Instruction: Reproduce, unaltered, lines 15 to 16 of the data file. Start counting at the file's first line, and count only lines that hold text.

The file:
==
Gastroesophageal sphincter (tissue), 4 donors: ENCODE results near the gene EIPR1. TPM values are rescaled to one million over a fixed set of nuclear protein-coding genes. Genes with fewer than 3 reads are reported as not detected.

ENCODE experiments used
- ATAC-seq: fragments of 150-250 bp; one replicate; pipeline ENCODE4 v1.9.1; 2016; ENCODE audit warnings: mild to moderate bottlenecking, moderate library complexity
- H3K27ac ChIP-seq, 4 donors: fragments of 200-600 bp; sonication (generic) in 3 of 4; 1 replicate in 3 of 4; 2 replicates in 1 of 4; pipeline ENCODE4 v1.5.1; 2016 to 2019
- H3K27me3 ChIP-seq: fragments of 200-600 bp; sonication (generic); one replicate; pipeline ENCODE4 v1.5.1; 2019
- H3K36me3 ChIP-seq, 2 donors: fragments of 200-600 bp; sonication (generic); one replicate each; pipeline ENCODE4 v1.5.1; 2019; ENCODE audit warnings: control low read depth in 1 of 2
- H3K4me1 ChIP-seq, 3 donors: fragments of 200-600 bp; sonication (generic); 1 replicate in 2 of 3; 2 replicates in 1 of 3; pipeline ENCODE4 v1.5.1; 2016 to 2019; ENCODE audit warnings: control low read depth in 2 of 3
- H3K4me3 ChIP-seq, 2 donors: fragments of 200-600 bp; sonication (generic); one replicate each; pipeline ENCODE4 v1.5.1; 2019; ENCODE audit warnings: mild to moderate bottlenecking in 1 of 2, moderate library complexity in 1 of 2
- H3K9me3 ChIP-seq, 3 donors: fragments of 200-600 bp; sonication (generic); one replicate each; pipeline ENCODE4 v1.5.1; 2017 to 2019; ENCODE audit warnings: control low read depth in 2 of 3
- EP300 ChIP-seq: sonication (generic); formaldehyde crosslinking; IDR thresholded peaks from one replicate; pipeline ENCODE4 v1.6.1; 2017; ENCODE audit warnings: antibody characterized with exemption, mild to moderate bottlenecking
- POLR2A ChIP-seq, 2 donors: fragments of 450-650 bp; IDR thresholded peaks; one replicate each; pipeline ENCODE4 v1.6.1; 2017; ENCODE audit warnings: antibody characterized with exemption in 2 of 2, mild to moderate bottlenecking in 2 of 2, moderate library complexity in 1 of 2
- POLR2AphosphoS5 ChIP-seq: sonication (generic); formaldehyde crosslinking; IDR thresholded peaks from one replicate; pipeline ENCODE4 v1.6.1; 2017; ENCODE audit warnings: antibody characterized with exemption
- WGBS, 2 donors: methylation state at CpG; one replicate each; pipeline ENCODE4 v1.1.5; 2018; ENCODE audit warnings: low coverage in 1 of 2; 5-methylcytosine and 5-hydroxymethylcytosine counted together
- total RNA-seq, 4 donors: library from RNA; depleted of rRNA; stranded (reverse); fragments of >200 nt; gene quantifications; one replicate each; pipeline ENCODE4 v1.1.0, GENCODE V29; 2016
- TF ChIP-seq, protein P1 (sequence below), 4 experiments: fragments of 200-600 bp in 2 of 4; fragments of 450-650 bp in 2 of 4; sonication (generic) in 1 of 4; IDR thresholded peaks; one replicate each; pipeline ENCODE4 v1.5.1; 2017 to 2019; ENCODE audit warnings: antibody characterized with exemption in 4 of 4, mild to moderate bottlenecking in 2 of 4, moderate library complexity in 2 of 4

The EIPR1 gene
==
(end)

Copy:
- TF ChIP-seq, protein P1 (sequence below), 4 experiments: fragments of 200-600 bp in 2 of 4; fragments of 450-650 bp in 2 of 4; sonication (generic) in 1 of 4; IDR thresholded peaks; one replicate each; pipeline ENCODE4 v1.5.1; 2017 to 2019; ENCODE audit warnings: antibody characterized with exemption in 4 of 4, mild to moderate bottlenecking in 2 of 4, moderate library complexity in 2 of 4

The EIPR1 gene